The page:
It's staring into your SOUL
If McDonald’s truly wanted its pint-sized customer base to make healthier choices, then why in the name of all things holy would it make its brand new brand ambassador for “balanced and wholesome eating” look like this:
This big toothed, bug-yet-somehow-still-squinty-eyed character’s name is Happy. And if you have the power of sight, you might have noticed that he is absolutely terrifying. The social media reaction hasn’t been too positive:
McDonald’s has some experience with creating characters who strike fear into the hearts of small children. Let’s take you back to the time of the original Grimace.
Ron Bergold, the former chief creative officer at McDonald’s, wrote a column for QSR Magazine that recalled their accidental creation of the milkshake stealing creature known as Evil Grimace: “The original Grimace was scaly, mean-looking, had four arms, and had no charm whatsoever. He scared kids. We changed him to a soft, plush, two-armed blob of a sweetheart who only wanted McDonald’s milkshakes and to hang out with Ronald.”
McDonald’s didn’t respond for immediate comment about the scared social media responses to the character. But in the company’s defense, what fast food mascot isn’t just a wee bit terrifying?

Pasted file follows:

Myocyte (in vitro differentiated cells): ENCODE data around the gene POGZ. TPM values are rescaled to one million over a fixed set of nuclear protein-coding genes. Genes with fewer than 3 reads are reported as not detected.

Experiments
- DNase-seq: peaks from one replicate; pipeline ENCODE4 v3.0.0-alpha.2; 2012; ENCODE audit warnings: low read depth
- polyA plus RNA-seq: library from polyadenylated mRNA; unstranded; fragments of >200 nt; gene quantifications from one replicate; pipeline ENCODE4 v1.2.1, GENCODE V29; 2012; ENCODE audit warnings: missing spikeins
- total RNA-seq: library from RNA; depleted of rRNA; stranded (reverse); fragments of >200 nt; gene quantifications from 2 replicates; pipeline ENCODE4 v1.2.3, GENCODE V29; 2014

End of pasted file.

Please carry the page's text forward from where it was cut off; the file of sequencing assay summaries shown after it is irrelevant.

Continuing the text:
The Burger King king literally creeps into customers’ beds at night:
And don’t even get me started on this guy:
“Happy” was introduced Monday along with the company’s new low-fat yogurt. Julie Wenger, McDonald’s senior director of U.S. marketing, said in a statement that, “Together, Happy and Go-GURT Low-Fat Strawberry Yogurt give kids and parents something to look forward to during their next trip to McDonald’s.” Unfortunately, that trip might occur in their nightmares.
UPDATE at 7:40 am,Tuesday: A McDonald’s spokesperson provided the following statement regarding Happy:
“Since 2009, as a global McDonald’s character, Happy has been loved and well-received by children and families in Latin America and Europe. Happy is all about encouraging wholesome food choices, like fruit, veggies, and low-fat dairy, and does so in a fun, positive, creative way. Social media is a great place to have a conversation and express an opinion, but not all comments reflect the broader view.”